Many years ago, I discovered that the frame around a picture makes a big difference. Framing, as well as painting, is an art. The color and design emphasize certain aspects of the painting and causes the person viewing the painting to focus on particular parts of the artwork.

As I'm rethinking different parts of the picture of God's story and His love for His creation, I'm learning to re-frame that picture, and it is helping me a lot. The Lord is using many means to help me re-frame the story. One means is through the writings of authors I have discovered, one of which is Richard Beck. In his very interesting and wonderful book, The Slavery of Death, he presents why he believes that humanity's predicament has more to do with our mortality than with our morality. In other words, our fear of death is the better framework for the picture of humanity's basic problem than is sin.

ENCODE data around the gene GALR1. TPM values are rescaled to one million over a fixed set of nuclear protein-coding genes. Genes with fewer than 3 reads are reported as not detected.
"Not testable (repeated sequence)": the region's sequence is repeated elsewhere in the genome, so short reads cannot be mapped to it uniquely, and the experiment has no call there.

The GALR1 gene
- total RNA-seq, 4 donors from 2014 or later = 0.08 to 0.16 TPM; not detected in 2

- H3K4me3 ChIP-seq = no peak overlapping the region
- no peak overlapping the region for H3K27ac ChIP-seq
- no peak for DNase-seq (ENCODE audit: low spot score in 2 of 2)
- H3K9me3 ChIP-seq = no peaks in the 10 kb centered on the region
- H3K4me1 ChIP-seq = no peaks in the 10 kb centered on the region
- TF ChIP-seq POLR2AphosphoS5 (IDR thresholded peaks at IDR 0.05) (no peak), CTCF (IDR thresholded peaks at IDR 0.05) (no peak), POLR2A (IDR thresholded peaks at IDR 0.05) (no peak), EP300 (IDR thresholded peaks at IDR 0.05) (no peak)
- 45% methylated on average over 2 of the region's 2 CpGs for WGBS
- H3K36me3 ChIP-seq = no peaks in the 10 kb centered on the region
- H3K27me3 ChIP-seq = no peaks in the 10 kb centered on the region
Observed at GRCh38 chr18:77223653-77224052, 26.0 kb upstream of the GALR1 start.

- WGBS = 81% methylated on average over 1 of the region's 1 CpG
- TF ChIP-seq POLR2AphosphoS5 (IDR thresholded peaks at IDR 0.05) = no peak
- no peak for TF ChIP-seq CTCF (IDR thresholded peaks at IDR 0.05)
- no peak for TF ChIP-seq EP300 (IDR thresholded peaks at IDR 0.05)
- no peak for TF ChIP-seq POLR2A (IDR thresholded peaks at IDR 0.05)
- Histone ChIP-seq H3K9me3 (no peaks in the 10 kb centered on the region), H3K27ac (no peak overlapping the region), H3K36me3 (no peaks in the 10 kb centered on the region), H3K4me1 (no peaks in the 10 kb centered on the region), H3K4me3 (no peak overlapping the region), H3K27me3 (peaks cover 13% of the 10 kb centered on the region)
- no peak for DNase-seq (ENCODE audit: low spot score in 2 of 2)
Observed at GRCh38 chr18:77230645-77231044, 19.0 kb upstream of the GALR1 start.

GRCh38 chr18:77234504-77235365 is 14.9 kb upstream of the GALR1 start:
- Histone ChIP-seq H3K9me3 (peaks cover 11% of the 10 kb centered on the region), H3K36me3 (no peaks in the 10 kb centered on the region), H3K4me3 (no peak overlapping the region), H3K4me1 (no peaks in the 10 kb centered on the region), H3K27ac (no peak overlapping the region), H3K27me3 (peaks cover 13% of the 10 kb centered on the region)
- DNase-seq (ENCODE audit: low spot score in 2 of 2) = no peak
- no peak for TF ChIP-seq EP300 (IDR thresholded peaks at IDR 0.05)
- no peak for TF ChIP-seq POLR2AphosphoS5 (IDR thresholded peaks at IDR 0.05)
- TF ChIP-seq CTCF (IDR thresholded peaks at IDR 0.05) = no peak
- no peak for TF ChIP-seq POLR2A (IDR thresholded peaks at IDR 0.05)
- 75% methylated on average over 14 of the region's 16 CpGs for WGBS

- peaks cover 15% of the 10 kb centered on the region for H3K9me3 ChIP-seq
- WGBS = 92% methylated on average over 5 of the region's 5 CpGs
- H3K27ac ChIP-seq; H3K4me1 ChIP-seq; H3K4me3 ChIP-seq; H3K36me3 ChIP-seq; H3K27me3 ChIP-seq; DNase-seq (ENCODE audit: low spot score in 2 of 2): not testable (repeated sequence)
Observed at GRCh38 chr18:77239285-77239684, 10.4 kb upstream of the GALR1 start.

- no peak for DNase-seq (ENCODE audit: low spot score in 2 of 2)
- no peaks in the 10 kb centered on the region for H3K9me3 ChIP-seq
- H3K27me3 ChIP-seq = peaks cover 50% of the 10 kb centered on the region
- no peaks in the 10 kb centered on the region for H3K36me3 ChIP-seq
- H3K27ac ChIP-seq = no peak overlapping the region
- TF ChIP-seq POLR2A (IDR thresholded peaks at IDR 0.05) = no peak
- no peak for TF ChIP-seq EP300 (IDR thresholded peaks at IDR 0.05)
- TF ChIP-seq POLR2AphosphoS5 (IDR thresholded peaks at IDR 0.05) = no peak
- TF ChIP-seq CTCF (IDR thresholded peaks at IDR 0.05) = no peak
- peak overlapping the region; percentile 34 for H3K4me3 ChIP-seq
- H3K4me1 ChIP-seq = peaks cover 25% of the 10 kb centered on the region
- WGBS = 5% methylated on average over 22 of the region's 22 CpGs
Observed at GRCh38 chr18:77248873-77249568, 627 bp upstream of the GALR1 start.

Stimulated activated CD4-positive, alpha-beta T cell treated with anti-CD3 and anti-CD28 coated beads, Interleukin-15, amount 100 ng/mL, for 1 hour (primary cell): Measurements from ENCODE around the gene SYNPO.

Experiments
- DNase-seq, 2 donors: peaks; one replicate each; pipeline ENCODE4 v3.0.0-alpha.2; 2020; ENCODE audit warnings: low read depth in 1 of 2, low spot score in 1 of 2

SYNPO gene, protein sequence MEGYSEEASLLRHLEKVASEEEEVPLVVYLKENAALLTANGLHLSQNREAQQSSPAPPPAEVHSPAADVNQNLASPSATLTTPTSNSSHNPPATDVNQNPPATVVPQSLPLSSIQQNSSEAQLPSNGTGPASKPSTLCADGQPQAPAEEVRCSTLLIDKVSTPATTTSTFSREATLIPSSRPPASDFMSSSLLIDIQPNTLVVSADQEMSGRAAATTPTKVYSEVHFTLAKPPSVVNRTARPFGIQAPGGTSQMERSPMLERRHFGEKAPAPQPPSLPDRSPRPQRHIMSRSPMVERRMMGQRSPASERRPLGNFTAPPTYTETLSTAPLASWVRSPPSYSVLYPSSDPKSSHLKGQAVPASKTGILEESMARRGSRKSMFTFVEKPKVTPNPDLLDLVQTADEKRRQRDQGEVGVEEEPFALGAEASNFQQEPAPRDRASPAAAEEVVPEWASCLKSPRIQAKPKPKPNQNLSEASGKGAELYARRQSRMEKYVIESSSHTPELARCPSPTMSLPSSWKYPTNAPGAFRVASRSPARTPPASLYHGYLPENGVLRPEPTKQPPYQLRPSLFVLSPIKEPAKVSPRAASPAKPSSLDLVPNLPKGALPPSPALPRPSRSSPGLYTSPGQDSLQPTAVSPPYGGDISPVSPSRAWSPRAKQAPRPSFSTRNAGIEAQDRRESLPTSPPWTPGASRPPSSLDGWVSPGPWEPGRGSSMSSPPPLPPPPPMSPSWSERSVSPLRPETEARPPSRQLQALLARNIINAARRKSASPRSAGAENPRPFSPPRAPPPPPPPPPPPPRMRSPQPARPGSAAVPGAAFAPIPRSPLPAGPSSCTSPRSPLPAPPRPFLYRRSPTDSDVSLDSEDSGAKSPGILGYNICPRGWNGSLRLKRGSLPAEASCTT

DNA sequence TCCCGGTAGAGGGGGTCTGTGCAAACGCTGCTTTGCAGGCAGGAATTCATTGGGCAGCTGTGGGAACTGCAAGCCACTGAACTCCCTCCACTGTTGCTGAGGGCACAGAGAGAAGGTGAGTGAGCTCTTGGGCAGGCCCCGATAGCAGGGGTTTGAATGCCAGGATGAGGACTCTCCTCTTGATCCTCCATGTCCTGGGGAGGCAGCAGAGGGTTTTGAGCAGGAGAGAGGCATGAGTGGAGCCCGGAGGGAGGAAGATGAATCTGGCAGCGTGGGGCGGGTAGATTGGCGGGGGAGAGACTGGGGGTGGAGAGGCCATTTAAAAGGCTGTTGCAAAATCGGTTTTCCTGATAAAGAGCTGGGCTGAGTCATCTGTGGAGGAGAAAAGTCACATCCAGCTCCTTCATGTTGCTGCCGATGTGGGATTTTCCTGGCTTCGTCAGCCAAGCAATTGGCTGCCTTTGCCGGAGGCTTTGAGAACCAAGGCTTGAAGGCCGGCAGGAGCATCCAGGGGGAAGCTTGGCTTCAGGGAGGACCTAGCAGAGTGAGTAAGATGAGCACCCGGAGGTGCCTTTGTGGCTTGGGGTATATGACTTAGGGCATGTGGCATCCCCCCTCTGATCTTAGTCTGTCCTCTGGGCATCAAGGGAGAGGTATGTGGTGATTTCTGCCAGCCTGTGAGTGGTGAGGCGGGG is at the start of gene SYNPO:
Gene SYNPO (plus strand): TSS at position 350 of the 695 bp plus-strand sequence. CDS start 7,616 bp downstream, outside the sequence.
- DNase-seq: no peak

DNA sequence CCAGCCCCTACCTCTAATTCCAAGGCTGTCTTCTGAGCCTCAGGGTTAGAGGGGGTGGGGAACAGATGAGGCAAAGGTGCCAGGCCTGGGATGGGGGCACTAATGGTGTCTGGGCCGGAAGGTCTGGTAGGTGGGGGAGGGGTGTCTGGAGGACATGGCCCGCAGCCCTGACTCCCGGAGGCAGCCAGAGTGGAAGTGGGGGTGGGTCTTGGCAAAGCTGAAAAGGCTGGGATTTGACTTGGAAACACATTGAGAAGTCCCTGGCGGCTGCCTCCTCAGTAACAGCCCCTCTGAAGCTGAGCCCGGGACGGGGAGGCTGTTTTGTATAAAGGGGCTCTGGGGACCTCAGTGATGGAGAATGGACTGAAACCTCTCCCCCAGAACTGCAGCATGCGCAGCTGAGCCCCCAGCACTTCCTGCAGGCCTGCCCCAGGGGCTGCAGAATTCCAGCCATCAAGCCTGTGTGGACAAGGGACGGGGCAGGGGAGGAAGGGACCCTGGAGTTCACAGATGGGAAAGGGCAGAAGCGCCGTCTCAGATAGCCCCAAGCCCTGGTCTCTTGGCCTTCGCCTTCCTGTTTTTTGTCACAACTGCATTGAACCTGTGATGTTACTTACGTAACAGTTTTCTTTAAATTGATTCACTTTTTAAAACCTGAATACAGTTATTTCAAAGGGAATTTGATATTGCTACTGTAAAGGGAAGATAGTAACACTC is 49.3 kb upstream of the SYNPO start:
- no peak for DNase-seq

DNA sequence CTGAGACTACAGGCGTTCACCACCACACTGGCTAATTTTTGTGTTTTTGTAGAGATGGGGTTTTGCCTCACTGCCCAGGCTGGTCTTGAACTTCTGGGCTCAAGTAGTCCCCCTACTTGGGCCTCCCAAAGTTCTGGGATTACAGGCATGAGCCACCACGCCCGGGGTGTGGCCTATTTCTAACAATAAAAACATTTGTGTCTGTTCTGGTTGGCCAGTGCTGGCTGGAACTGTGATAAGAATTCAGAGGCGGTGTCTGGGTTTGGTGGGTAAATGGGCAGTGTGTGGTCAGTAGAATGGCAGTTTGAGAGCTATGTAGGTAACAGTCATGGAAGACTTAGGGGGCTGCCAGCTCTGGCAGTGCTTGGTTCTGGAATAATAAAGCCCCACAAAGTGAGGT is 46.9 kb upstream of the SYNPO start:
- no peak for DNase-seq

Beck says: "Death, not sin, is the primary predicament of the human condition. Death is the cause of sin. More properly, the fear of death produces most of the sin in our lives."

As I have read Beck's work and looked into some of the theology of the early church fathers, I've come to appreciate this framing of humanity's problem over the framing that many of us in the western stream of Christianity have been given. Many of God's people in church history and today as well understand humanity's need to be more a need for a Deliverer than for a Judge. In other words, we are born mortal and fearful of death rather than sinful. Sin is the result of fear of death which has us hopelessly trapped and in need of a Deliverer.

This in no way denies that we all sin, but it sees sin as the symptom of something more profound.

In a society in which lack of food is not a threat to physical life for most people, the fear of death takes on the form of neurotic anxieties, such as fears related to self esteem or having significance and acceptance from others. In our desire to be immortal, we attach ourselves to causes or organizations or religious groups that will last beyond our lifetime; or we place our hopes in our children's success as a way to ensure our success; we compete for positions and for recognition...etc.